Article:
Garlic, ginseng: decreased blood glucose level
Drug-behaviors. Alcohol use: increased hypoglycemic effect
Marijuana use: increased blood glucose level
Smoking: increased blood glucose level, decreased response to insulin
• Monitor glucose level frequently to assess drug efficacy and appropriateness of dosage.
• Watch blood glucose level closely if patient is converting from one insulin type to another or is under unusual stress (as from surgery or trauma).
☞ Monitor for signs and symptoms of hypoglycemia. Keep glucose source at hand in case hypoglycemia occurs.
☞ Assess for signs and symptoms of hyperglycemia, such as polydipsia, polyphagia, polyuria, and diabetic ketoacidosis (as shown by blood and urinary ketones, metabolic acidosis, extremely elevated blood glucose level).
• Monitor for glycosuria.
• Closely evaluate kidney and liver function test results in patients with renal or hepatic impairment.
• Teach patient how to administer insulin subcutaneously as appropriate.
• Advise patient to draw up regular insulin into syringe first when mixing two types of insulin. Caution him not to change order of mixing insulins.
• Instruct patient to rotate subcutaneous injection sites and keep a record of sites used, to prevent fatty tissue breakdown.
☞ Teach patient how to recognize and report signs and symptoms of hypoglycemia and hyperglycemia. Advise him to carry a glucose source at all times.
• Instruct patient to store insulin in refrigerator (not freezer).
• Teach patient how to monitor and record blood glucose level and, if indicated, urine glucose and ketone levels.
• Tell patient that dietary changes, activity, and stress can alter blood glucose level and insulin requirements.
• Instruct patient to wear medical identification stating that he is diabetic and takes insulin.
• Advise patient to have regular medical, vision, and dental exams.
• As appropriate, review all other significant and life-threatening adverse reactions and interactions, especially those related to the drugs, tests, herbs, and behaviors mentioned above.
insulin lispro, rDNA origin,
insulin lispro protamine suspension/insulin lispro injection mixtures, rDNA origin,
HumaLOG Mix 75/25(trade name),
HumaLOG Mix 50/50(trade name)
See for more information concerning insulins
- stimulating glucose uptake in skeletal muscle and fat,
- inhibiting hepatic glucose production.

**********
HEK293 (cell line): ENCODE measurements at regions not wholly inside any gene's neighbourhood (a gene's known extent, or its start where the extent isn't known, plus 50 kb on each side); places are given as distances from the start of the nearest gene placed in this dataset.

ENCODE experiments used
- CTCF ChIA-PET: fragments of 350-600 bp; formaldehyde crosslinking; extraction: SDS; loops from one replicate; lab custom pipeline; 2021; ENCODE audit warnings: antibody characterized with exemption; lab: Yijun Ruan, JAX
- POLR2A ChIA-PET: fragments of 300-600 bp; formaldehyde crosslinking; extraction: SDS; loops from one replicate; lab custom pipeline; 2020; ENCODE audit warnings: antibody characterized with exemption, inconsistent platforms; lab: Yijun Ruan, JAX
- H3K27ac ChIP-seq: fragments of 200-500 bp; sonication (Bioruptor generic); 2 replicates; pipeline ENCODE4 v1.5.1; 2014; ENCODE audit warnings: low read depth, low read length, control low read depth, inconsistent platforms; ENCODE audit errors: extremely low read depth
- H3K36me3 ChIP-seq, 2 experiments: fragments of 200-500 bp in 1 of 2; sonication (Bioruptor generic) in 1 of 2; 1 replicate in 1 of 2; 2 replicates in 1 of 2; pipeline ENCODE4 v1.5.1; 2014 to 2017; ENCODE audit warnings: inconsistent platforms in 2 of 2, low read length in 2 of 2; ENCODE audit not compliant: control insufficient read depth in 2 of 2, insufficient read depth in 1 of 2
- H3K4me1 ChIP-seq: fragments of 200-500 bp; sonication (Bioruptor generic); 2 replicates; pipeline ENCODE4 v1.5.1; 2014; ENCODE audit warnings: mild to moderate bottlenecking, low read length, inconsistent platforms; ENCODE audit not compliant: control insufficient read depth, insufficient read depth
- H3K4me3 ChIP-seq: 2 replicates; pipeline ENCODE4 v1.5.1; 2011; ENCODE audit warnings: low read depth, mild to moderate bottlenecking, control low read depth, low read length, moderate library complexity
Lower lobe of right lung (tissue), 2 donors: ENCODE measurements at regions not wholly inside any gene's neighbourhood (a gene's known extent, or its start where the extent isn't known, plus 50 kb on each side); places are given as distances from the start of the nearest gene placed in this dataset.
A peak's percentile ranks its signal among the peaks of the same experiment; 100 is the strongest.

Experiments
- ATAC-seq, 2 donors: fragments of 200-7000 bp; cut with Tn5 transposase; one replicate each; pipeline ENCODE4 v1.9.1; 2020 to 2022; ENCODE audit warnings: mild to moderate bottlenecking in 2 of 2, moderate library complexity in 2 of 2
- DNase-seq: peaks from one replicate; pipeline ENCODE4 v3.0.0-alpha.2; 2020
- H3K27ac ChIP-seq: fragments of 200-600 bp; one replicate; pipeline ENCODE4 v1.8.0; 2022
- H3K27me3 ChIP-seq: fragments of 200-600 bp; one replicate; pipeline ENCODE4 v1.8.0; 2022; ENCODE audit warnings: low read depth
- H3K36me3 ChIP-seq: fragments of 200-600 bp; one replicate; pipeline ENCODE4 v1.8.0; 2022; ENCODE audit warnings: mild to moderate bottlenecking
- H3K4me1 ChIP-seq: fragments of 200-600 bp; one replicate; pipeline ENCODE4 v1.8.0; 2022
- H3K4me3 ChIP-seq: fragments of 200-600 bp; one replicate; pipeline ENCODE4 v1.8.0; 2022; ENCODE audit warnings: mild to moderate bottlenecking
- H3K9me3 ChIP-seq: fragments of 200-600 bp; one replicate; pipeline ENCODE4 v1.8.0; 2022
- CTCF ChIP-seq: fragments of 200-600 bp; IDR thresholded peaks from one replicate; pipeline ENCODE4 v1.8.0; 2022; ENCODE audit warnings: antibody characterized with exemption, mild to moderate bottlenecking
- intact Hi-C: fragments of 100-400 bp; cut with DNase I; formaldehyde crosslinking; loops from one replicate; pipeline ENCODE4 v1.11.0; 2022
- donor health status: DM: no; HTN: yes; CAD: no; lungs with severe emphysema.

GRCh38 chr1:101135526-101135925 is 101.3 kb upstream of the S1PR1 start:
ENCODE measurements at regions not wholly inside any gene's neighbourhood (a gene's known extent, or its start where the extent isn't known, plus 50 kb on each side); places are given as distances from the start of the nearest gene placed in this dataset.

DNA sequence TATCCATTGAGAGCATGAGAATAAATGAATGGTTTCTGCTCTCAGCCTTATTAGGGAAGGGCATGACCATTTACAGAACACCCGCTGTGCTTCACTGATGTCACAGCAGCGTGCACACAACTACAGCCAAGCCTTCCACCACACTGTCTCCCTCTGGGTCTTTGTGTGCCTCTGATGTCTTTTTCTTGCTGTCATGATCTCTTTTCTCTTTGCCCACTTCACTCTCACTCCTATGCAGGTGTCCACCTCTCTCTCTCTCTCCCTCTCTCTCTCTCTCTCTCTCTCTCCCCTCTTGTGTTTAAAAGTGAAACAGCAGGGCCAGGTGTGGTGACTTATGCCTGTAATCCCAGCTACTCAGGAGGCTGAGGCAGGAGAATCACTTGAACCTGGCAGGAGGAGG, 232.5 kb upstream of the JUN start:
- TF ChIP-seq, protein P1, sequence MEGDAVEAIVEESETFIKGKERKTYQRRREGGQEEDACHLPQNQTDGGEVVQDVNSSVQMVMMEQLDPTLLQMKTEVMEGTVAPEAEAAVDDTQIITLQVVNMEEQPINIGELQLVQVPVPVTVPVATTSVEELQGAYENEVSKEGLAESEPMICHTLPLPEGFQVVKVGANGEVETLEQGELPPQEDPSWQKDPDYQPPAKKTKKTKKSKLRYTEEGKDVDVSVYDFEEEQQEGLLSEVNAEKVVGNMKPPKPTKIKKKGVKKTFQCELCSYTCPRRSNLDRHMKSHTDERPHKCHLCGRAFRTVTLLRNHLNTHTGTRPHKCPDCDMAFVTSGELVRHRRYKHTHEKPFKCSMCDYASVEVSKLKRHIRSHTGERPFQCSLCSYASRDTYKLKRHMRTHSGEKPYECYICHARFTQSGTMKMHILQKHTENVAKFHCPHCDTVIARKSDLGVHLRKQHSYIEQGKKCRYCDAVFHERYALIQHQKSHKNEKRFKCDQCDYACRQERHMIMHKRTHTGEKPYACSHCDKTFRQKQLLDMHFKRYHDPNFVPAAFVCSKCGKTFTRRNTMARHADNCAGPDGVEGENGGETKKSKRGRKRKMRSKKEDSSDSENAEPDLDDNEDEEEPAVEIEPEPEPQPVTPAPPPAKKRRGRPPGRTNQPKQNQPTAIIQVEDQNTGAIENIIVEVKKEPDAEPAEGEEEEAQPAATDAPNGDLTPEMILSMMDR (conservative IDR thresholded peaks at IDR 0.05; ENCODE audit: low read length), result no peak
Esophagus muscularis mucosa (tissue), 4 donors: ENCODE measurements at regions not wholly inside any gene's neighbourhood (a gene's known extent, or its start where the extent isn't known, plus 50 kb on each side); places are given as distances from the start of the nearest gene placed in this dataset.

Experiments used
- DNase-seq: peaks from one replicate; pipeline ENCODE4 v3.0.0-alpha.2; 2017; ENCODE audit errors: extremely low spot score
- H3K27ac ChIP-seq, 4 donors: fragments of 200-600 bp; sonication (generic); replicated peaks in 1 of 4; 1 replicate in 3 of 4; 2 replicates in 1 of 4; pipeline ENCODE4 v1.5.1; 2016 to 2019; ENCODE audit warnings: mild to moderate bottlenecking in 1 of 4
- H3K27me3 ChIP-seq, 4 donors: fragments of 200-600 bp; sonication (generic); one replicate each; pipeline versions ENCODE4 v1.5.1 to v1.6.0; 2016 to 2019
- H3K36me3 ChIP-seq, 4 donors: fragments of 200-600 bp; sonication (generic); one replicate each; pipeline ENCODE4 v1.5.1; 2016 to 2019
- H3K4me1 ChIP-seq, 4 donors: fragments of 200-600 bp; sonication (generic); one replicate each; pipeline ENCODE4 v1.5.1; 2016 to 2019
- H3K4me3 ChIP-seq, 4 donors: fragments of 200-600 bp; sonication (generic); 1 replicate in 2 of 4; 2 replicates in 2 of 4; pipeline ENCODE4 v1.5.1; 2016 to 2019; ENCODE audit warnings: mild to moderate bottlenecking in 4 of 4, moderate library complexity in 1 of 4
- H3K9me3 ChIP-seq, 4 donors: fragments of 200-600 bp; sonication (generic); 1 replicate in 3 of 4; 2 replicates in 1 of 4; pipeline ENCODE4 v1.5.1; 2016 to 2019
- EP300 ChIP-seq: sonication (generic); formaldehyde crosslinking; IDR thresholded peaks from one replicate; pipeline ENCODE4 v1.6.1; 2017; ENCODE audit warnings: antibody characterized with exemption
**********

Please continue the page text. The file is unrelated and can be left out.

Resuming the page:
- inhibition of lipolysis and proteolysis,
- enhanced protein synthesis.
Time/action profile (hypoglycemic effect)
|Insulin lispro subcut||within 15 min||1–2 hr||3–4 hr|
|75% insulin lispro protamine suspension/25% insulin lispro injection subcut||within 15 min||2.8 hr||24 hr|
Adverse Reactions/Side Effects
- hypoglycemia (life-threatening)
- allergic reactions including anaphylaxis (life-threatening)
Drug-Drug interactionBeta blockers, clonidine, and reserpine may mask some of the signs and symptoms of hypoglycemia.Corticosteroids, thyroid supplements, estrogens, isoniazid, niacin,phenothiazines,, and rifampin may ↑ insulin requirements.Alcohol, ACE inhibitors, MAO inhibitors, octreotide, oral hypoglycemic agents, and salicylates, may ↓ insulin requirements.Concurrent use with pioglitazone or rosiglitazone may ↑ risk of fluid retention and worsening HFGlucosamine may worsen blood glucose control.Fenugreek, chromium, and coenzyme Q-10 may produce additive hypoglycemic effects.
Route/DosageDose depends on blood glucose, response, and many other factors
- Assess for symptoms of hypoglycemia (anxiety; restlessness; tingling in hands, feet, lips, or tongue; chills; cold sweats; confusion; cool, pale skin; difficulty in concentration; drowsiness; nightmares or trouble sleeping; excessive hunger; headache; irritability; nausea; nervousness; tachycardia; tremor; weakness; unsteady gait)and hyperglycemia (confusion, drowsiness; flushed, dry skin; fruit-like breath odor; rapid, deep breathing, polyuria; loss of appetite; unusual thirst) periodically during therapy.
- Monitor body weight periodically. Changes in weight may necessitate changes in insulin dose.
- Lab Test Considerations:
Overdose is manifested by symptoms of hypoglycemia. Mild hypoglycemia may be treated by ingestion of oral glucose. Severe hypoglycemia is a life-threatening emergency; treatment consists of IV glucose, glucagon, or epinephrine.
- Monitor blood glucose every 6 hr during therapy, more frequently in ketoacidosis and times of stress. A1C may be monitored every 3–6 mo to determine effectiveness.